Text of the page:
Your Tahoe many not be happy, but I think you could pull this (not overloaded) with a weight distribution hitch and stabilizer bars.
                                The armchair saddler
                                Politically Pro-Cat


                                • #17
                                  You sure can! Ive had some monster tall horses in my trailer, even I thought twice before loading, but you know... they fit. I have a 16.3 who is nearly 1/2draft size (yes tb). who fits his slot with room left over. Trailers arent stalls, sometimes you dont want them to have a (lot) of extra room to bounce around in.

                                  Key-note: if you dont have a hitch, be sure to drive it with their truck to get a feel that it rides ok, brakes.

                                  Be sure to double check your towing capacity. You most likely have the 5.7 engine . thats a 7000towing max with 6100gvwr. You can always check with your local u-haul, dealer, or other towing specialists for their opinions.

                                  How do *I* know ... I looked at the Tahoe and went with a 4xf150(manual)/ for a 2-horse its enough, but stock or 3h, I'll have to move up to a f250. You dont want to overload your vehicle or you'll be hiring your mechanic to replace u-joints and tranny parts every other weekend.

                                  You can always weigh your horse at the local feed mill, they area always glad ot do this ! then you'll know! (and might be surprised how much they really do weigh)
                                  IN GOD WE TRUST
                                  OTTB's ready to show/event/jumpers. Track ponies for perfect trail partners.


                                  • #18
                                    check the floor

                                    When you go to see the trailer, take a big flathead screwdriver and a big flashlight with you. Pull up the mats, and poke at the floor with your big screwdriver. Check around the edges, especially by the back door. If the wood is easily penetrated by your screwdriver, you may have to replace the floor, but that isn't a big deal.

                                    If the upper side of the floor is ok, then get out your flashlight, wiggle under the trailer and look carefully at the braces and supports, etc, and see how rusty they are. If you see rust and deep pitting, poke at it with your screwdriver, and see what happens. If you can poke through the rust in any supporting member, run away. Also, poke the wood floor again from the underside, paying special attention to the edges, especially in the back. Replacing the floor isn't that expensive if the metal supports and braces are in good shape.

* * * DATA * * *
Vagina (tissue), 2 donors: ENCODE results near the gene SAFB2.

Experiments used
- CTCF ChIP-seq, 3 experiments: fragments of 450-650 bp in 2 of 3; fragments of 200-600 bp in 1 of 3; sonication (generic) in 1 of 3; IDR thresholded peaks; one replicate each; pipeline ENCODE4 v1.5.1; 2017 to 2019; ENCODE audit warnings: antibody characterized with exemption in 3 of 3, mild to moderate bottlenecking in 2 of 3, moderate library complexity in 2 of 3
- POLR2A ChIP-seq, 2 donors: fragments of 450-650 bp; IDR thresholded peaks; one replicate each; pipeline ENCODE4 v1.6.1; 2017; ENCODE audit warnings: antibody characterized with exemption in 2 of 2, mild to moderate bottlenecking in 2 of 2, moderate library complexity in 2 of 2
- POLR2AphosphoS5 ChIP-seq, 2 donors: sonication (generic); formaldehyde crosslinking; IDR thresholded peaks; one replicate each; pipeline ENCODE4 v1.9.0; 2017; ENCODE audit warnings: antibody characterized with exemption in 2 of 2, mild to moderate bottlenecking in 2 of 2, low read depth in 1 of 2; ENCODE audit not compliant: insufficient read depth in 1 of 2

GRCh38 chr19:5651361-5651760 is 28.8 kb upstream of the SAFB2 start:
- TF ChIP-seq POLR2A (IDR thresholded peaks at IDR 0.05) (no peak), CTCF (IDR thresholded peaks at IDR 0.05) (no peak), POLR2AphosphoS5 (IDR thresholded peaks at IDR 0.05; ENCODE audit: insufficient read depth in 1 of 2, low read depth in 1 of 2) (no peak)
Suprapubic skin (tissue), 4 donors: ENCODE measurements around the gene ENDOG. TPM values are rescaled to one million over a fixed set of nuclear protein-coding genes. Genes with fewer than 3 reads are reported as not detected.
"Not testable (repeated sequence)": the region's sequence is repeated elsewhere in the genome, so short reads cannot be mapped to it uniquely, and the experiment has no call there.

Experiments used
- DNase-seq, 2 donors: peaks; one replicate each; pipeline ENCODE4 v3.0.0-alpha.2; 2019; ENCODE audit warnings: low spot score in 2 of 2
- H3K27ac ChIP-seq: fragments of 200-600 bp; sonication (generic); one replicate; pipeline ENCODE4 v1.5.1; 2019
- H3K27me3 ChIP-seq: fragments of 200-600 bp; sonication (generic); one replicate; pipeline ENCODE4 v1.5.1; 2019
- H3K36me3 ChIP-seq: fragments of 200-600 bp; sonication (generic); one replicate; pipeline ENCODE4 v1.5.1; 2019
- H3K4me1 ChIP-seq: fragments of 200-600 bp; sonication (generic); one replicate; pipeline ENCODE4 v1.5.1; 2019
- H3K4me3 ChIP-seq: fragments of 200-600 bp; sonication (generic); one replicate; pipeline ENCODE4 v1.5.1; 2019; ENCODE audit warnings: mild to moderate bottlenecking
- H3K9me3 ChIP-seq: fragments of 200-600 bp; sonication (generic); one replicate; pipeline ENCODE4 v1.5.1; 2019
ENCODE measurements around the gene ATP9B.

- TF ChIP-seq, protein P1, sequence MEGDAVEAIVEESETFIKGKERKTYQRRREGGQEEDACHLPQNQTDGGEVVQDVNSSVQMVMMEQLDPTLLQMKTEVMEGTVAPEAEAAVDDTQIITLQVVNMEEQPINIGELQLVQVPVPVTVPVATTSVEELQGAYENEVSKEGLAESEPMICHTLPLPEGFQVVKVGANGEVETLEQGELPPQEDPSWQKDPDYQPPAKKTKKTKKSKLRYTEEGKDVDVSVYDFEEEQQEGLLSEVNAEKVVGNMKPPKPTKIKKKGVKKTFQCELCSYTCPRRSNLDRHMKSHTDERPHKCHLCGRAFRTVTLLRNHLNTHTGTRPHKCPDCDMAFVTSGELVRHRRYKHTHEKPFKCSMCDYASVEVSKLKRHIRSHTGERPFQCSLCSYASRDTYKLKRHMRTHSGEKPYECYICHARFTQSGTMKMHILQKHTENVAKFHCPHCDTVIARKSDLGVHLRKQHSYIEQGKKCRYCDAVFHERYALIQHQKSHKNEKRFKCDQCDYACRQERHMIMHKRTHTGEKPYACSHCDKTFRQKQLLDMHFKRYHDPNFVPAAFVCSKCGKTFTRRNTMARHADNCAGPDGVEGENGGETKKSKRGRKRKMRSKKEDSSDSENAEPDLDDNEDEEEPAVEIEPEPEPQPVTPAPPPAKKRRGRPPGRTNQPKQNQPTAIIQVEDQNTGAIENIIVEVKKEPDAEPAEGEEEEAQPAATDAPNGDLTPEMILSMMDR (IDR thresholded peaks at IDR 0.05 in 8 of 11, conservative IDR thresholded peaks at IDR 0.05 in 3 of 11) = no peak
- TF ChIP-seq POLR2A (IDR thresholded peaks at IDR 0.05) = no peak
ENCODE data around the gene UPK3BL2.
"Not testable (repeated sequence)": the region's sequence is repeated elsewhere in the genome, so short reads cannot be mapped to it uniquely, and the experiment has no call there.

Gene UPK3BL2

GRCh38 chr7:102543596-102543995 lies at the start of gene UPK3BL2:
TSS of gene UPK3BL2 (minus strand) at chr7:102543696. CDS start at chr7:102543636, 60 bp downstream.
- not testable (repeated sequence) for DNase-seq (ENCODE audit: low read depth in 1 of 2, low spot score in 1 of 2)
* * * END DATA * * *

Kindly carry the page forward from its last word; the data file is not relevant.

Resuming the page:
friend of bar.ka

                                    I am dressed up. These wellies are clean.


                                    • #19
                                      I LOVE old Shoops, and this one looks like a peach. Go git it.


                                      • #20
                                        FWIW Paula,

                                        I am headed from the Malvern/Coatesville area tomorrow down through Md to see my new horse trailer in person for the first time.

                                        Manchester isn't that far off the route, and I'd love some company. Plus I am an experienced trailer/ car buying horse person if you'd like an experienced set of eyes.

                                        Pm me.

                                        "Courage is not the absence of fear but rather the judgment that something is more important than fear. The brave may not live forever but the cautious do not live at all." ~2001 The Princess Diaries